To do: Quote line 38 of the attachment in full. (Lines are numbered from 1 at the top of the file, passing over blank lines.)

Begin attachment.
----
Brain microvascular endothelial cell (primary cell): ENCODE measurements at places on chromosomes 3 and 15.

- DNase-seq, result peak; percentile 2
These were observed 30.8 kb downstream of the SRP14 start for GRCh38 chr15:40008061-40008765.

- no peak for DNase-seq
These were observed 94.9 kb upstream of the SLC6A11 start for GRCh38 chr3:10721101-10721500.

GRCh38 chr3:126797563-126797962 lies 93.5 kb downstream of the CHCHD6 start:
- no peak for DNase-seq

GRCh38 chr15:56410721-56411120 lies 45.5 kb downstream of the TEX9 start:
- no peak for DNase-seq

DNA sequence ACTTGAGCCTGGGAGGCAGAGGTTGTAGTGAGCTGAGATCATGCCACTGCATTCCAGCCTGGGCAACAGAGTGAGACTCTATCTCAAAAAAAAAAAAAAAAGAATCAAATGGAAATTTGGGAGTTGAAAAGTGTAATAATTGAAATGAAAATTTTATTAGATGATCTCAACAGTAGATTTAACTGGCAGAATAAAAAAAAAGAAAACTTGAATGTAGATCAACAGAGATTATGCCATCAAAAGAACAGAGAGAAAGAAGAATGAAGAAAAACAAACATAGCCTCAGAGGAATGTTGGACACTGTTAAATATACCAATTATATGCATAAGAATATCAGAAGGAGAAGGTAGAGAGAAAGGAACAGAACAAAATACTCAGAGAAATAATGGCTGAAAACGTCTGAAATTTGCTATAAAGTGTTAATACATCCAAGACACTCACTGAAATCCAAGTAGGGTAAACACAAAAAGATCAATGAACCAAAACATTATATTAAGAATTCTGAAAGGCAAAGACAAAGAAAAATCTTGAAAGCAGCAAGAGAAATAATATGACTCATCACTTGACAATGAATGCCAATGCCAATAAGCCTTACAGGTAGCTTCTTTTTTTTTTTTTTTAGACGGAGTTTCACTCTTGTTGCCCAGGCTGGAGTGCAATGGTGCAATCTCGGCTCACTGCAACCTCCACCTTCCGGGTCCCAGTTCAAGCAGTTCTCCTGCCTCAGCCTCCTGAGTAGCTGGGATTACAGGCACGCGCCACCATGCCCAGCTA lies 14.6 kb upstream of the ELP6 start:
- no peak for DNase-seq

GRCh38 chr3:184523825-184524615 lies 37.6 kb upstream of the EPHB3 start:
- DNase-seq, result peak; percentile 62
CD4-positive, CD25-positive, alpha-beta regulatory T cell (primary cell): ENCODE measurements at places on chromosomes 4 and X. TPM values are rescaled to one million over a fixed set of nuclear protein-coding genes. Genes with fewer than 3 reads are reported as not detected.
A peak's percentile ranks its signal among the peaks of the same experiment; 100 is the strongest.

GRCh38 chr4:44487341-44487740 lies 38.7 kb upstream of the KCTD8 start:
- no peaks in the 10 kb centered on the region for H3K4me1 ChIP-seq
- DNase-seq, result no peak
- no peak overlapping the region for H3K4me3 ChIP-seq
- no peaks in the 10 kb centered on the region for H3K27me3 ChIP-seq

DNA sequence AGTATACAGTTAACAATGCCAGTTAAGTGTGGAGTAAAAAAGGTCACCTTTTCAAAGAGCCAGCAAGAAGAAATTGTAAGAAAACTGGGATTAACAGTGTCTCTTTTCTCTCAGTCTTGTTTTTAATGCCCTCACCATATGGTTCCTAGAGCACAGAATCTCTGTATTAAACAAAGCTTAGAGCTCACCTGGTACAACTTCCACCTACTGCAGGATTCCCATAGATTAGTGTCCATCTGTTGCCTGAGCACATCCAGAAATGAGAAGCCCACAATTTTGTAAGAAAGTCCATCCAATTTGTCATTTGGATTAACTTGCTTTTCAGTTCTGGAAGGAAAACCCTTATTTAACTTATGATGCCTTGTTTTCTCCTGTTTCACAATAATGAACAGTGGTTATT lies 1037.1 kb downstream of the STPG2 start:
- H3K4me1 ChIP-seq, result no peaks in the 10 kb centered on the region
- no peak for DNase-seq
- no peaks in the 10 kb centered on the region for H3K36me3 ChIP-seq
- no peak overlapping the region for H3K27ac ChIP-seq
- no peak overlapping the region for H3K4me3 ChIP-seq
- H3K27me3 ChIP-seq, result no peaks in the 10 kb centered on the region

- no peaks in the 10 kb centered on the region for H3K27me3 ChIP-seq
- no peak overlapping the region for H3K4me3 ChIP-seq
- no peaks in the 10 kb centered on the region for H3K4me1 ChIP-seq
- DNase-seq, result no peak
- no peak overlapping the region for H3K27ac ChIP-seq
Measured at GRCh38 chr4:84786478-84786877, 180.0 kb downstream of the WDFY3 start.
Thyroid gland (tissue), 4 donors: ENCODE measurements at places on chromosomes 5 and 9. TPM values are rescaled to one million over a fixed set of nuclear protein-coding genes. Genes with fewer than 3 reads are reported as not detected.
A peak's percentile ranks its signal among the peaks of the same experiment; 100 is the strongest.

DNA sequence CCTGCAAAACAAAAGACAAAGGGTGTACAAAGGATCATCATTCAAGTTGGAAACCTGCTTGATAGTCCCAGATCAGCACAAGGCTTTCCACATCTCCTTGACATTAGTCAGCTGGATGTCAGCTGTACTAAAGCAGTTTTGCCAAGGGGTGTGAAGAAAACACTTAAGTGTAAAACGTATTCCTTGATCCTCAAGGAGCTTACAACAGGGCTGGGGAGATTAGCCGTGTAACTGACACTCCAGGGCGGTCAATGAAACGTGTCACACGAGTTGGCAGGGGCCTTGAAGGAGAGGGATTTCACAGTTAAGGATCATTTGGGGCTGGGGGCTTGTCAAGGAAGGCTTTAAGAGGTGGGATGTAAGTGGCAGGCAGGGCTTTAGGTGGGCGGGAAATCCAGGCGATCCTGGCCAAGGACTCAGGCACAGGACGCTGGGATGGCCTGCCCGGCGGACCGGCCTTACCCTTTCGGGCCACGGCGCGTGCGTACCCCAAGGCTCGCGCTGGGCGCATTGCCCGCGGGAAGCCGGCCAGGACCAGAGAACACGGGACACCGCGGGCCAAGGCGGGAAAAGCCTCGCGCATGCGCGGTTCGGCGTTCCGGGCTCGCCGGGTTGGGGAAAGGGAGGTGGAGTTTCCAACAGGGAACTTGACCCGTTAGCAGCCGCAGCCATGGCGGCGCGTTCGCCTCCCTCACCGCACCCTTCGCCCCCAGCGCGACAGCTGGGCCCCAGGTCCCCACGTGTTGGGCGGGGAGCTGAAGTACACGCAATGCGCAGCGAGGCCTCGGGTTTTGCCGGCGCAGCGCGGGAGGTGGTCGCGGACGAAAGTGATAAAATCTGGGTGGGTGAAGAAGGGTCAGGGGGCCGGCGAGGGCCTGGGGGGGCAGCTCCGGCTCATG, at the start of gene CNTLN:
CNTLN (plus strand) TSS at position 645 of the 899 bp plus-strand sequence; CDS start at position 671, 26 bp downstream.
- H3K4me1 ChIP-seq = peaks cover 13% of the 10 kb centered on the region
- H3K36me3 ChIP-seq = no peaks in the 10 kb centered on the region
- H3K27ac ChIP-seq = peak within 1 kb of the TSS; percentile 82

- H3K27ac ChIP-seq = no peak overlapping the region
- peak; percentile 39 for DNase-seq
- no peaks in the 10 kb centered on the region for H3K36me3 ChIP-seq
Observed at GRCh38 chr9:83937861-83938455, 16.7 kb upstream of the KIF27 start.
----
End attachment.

- H3K4me1 ChIP-seq = peaks cover 13% of the 10 kb centered on the region